Benefit to be held for cancer survivor Kim Goudy

Benefit to be held for cancer survivor Kim Goudy

Kim Goudy


Hope has returned for Kim (Renicker) Goudy of New Philadelphia, who just recently received news the colon cancer she has had for the past year is gone. Goudy has her health now, but the journey has left her with medical bills and extra expenses. She has not worked since her diagnosis.

A benefit pasta dinner will be held at the Carl C. Stoller VFW Post 1445 at 441 Park Ave. NW in New Philadelphia on March 19 from noon to 4 p.m. Tickets are $10, and there also will be a 50/50 raffle, Chinese auction, silent auction and bake sale.

As a cancer survivor, Goudy will face more years of frequent doctor visits and testing to check for continued health. She has been taking it one day at a time.

In the beginning, unrelated issues led Goudy to see a doctor who suggested she should get a colonoscopy.

“Still, I didn’t even make the appointment right away,” Goudy said. “I went in for just a routine colonoscopy. And when I came out of the procedure, (my doctor) told me that he found a mass. We were just kind of in shock. We didn’t even know what to say or ask because we weren’t expecting that. That’s why I’ve been telling everybody I know — family and friends — it can happen to you, and you’ll have no symptoms at all.”

Goudy was first diagnosed with stage four colon cancer almost one year ago, and cancer also was found in her liver. Goudy persevered, and after having a colon resection to remove the mass, one doctor gave her two years to live based on if she only had chemotherapy alone.

“Everything was a whirlwind after we found out that I had cancer. Everything just moved really fast,” Goudy said.

Three weeks after the colon resection, Goudy had a procedure to place a port for chemotherapy treatments. She started the chemo and was scheduled to have treatments every two weeks for 12 treatments.

“In the meantime I went and saw a liver surgeon because I thought I just want to get this cancer out of my liver,” Goudy said. “I just did not want to wait. I was not giving myself a death sentence. I’m like I want to get this stuff done so I can give myself better chances.”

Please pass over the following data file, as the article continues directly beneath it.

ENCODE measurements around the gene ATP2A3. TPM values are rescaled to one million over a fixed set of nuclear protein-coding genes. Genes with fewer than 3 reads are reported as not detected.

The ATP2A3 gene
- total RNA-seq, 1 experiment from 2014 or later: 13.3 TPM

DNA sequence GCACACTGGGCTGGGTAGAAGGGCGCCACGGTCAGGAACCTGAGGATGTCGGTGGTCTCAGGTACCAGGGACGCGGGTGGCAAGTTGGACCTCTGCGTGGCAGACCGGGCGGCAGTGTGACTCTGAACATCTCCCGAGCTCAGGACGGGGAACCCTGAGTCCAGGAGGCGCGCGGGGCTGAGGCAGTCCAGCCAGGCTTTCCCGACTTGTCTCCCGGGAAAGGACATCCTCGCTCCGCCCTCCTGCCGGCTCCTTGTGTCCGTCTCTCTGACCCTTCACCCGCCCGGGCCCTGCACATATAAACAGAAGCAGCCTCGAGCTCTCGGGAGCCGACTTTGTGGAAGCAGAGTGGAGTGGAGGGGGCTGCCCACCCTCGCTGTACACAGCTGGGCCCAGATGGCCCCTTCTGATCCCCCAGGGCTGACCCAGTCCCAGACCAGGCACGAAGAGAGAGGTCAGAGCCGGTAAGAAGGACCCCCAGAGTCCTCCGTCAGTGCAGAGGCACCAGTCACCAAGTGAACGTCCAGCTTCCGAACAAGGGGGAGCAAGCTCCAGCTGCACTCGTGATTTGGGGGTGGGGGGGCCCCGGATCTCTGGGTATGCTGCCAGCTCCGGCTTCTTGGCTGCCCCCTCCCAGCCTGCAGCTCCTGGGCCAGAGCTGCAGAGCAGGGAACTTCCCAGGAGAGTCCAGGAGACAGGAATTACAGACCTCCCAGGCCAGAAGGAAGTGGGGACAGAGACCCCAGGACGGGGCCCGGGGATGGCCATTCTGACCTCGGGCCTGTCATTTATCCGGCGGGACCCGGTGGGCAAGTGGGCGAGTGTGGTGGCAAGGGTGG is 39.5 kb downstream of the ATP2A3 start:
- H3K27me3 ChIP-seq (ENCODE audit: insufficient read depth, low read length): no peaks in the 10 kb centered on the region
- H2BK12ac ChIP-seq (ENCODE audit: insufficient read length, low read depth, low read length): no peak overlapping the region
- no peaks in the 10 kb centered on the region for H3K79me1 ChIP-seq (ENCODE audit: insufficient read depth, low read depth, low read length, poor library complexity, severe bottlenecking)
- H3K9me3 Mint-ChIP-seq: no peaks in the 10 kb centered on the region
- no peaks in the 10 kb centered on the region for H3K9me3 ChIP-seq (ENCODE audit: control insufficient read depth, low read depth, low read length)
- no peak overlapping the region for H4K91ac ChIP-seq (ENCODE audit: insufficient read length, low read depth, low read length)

After having 65% of her liver removed and her gallbladder removed, her doctors agreed to reduce the total number of chemo treatments to eight. Goudy feels fortunate she didn’t have as severe a reaction to the chemo as other patients have had. The main side effect she experienced was fatigue.

Though she was no longer working and was trying to stay away from the public after her liver surgery, she had a scare with a bad infection and COVID-19 that landed her in the Cleveland Clinic main hospital for a five-day stay.

“There was a lot that happened in this past year, but my main message to people is get that colonoscopy,” Goudy said.

Through her ordeal she learned the age to get a colonoscopy was lowered from 50 to 45 because there are now many people getting colon cancer at a young age.

Goudy is thankful for the many people who have helped her so far during her journey back to defeat colon cancer.

“If I had to get into names, it would be a paragraph long or more. Everyone has been so supportive, and there were even people that I don’t know that were praying for us,” Goudy said.

She and her husband Terry like being self-sufficient, which makes it hard when something so out of control like cancer happens.

“It took me a while to just relax and realize these people really want to help, and it was amazing. It was totally amazing,” Goudy said.

People stopped by with flowers, meals and gift cards just to say they were thinking of her and wishing her the best.

When she was first diagnosed, Goudy spent many hours at her kitchen table researching online.

“Sometimes it’s a good thing. Sometimes it’s a bad thing because you would read stories about people that were just devastating, and then your mind goes there. You think worst case scenario — that you’re on your deathbed and there’s no hope — but then you read something else. There are people surviving longer with stage four colon cancer, and treatments change every day. They get better every day. So that’s what I’m going to focus on.”

A weight has lifted now that she is almost a year out and seeing more positives. Goudy was happy to report some recent scans came back as no evidence of disease.

The doctor who gave her two years to live now says she’s increased her chances to live with the things she’s done and her good test results. She also keeps in mind what her liver surgeon said to her before the procedure: “I am going in with a curative intent.”

“I’m hoping that I can continue on, on that track. From what I read, the recurrence rate is high in my kind of cancer. I just really don’t even want to worry about that,” Goudy said.

She is hoping her next tests in June remain clear and her blood work will be good. “That’s what we’re hoping for.”

Kim and Terry Goudy have three adult children: Hunter of Canton, Taryn of Columbus and Hannah of New Philadelphia.

For more information about the benefit, call Stacey Williamson at 330-407-2424.

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